“Curiously, the closest attempt to establish such an anchor can be historically found in the short experience of the German Rentenbank of 1923-24: thanks to this device, domestic inflation was contained, and confidence in the German monetary system was restored. The anchor was then represented by a mortgage on land and industrial, commercial and banking properties, based on a compulsory assessment of 4 percent of their value. Coherently, this mortgage appeared as the main asset of the Rentenbank balance sheet. One may question whether, in Pringle’s proposal, the currency board should actually purchase, and write on its asset side, a basket of equities while creating Ikons. Or, rather, whether the Ikon would be created on the basis of an index representing equities, not through their actual ownership. The ideas of reform are advanced by Pringle in a tentative form, open to doubt. The author stresses that there is a proposal, as well as a utopia, in his design. If this book contributes to develop a debate on the centrality of money in any possible scheme of financial reform, the author’s goal will be certainly accomplished. “ (Review of “The Money Trap”, published in Aperta Contrada.


  • The scheme would be anti-cyclical. When asset valuations rise and the index moves above the target, the currency board and the banks will be obliged to sell shares and cancel money, causing asset prices and economic activity to fall. When asset prices fall below the target, the currency board will buy assets and issue money. The money will reduce the magnitude of business cycle as market interest rates will track equilibrium rates. Calculations of the return on new capital investment will not be affected by uncertainty about the future value of money between the time of the investment and returns.
  • A currency defined in this way eliminates the arbitrary and unpredictable shift in wealth between creditors and debtors characteristic of long-term contracts denominated in paper money. Investors in a project can focus on the real prospective return from a project, without worrying about variations in the value of the monetary measuring rod used to forecast cash flow and profit rates.
  • The arbitrariness of the unit of measurement characteristic of paper money disappears if one considers the risk facing a group of creditors and of debtors. If one chooses as a unit a commodity with large fluctuations in its real price, then the distributional risk is high. The optimal unit is one in which the distribution risk from the choice of unit becomes zero.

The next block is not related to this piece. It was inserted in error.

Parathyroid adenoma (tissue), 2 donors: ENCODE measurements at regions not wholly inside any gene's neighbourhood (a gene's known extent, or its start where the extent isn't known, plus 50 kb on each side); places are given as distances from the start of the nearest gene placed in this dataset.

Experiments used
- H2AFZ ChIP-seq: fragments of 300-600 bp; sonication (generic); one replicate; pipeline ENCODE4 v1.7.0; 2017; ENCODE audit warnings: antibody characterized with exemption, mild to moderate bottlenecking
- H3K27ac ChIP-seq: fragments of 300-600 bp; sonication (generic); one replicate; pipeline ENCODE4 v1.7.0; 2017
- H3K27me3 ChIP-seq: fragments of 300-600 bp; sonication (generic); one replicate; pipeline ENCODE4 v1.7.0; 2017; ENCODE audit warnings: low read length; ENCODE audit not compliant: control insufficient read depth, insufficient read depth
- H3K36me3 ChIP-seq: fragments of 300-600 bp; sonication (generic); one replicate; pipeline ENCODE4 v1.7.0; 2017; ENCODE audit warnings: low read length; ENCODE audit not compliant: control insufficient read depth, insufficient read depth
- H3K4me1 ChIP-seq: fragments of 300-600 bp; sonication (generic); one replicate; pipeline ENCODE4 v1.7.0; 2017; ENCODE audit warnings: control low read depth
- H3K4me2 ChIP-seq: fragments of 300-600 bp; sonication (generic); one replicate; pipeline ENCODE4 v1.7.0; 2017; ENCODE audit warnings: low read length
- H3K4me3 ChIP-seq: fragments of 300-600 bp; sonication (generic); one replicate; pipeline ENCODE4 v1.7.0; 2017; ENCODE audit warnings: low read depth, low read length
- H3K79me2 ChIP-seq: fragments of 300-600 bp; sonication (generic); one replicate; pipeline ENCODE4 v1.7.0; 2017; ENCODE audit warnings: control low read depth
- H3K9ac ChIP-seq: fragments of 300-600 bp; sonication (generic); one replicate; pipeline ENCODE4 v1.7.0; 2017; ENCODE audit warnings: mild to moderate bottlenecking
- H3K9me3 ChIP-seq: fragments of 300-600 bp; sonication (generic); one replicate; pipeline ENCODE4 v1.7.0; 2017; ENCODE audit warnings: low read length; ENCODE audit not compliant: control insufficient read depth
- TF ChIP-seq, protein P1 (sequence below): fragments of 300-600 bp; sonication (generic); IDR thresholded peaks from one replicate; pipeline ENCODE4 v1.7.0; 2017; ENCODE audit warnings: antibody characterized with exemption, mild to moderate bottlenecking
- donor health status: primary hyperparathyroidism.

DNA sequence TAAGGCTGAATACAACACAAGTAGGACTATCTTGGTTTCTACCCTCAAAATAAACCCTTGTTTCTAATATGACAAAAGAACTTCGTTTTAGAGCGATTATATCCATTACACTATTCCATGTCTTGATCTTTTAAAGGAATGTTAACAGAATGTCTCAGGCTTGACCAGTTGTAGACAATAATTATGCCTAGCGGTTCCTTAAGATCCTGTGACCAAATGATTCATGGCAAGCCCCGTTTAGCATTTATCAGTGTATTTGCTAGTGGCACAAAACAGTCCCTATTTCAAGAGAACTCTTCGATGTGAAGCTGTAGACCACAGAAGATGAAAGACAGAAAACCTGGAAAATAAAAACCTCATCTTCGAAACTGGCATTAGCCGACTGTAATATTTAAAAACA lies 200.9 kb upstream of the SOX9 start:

• In such a world, demand for money will be higher than now, loans will decline, companies will be financed through equity issuance, which will be just as cheap as borrowing, and the money multiplier will be very low. Indebtedness will likely exist only in two forms – public debts and mortgages on real estate, where the owner wants an undivided and direct right to the property.
  • Banks will be financed exclusively with demand deposits and equity capital. Their assets consist of shares, bonds and mortgages and a small quantity of short-term advances.
  • Unlike Hayek’s call for competing currencies, it is necessary for the state to define the standard to ensure economies of scale. But the actual production of money takes place under a regime of Hayekian competition.
  • With such a currency, there is no possibility of Keynesian underemployment or savings exceeding ex ante investment. Any underemployment and unemployment would reflect excessive wages. Under the present system, business requires expectation of an additional return from new investment to compensate for uncertainty – especially monetary uncertainty – and pessimism over the outlook – people expect the real value of future output to decline. That is why many commentators say we need to cut real interest rates further. But it can’t be done under the present system; that is another reason we have to reconstruct it.
  • All global citizens acquire an equal proportional claim on the world’s workforce skills, productivity growth and capacity growth by acquiring money. This unites peoples across time and space. It binds generations together rather than dividing them as paper money does. It means everybody benefits from productivity growth without requiring the services of expensive investment advisors, unit trusts and the whole paraphernalia of the investment industry.

    Based on a proposal by Wolfram Engels in ‘The Optimal Monetary Unit”, Campus Verlag, 1981.